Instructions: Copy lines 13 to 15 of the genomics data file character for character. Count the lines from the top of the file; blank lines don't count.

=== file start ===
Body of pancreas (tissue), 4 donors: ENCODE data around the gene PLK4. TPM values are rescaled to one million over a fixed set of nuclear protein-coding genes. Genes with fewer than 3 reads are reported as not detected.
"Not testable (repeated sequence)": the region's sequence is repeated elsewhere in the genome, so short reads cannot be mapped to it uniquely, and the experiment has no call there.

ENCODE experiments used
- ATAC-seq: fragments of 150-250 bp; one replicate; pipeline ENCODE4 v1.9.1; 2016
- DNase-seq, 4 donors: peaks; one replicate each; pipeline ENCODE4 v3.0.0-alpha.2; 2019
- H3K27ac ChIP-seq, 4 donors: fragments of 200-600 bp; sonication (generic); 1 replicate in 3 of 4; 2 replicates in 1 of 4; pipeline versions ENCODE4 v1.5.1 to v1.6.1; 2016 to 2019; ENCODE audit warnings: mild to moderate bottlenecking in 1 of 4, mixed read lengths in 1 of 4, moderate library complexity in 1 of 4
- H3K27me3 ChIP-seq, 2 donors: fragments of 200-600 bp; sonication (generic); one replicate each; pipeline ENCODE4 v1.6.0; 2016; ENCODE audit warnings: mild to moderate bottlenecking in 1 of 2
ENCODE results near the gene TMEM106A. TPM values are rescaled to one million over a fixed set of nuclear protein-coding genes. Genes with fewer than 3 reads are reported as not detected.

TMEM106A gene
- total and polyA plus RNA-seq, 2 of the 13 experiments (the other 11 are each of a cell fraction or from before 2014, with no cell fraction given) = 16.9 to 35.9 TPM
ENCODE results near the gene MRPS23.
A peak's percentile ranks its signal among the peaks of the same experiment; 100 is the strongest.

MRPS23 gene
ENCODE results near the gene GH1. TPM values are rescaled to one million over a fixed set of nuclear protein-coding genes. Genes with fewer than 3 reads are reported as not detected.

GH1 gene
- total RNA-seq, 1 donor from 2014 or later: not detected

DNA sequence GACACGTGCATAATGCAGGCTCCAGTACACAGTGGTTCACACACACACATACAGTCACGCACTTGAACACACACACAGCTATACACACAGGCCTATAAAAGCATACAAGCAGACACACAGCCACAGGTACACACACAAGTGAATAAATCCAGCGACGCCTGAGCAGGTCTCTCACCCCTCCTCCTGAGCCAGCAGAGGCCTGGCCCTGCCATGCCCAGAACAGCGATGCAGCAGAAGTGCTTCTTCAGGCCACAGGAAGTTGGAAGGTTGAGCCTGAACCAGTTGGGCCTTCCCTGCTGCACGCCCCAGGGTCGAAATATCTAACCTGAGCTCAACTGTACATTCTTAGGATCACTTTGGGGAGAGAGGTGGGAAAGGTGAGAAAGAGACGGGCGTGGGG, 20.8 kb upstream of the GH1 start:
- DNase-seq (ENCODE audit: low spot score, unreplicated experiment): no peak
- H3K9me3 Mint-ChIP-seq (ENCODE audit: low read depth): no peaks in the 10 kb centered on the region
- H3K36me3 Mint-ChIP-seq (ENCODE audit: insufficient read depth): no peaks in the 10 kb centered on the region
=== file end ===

MRPS23 gene
ENCODE results near the gene GH1. TPM values are rescaled to one million over a fixed set of nuclear protein-coding genes. Genes with fewer than 3 reads are reported as not detected.

GH1 gene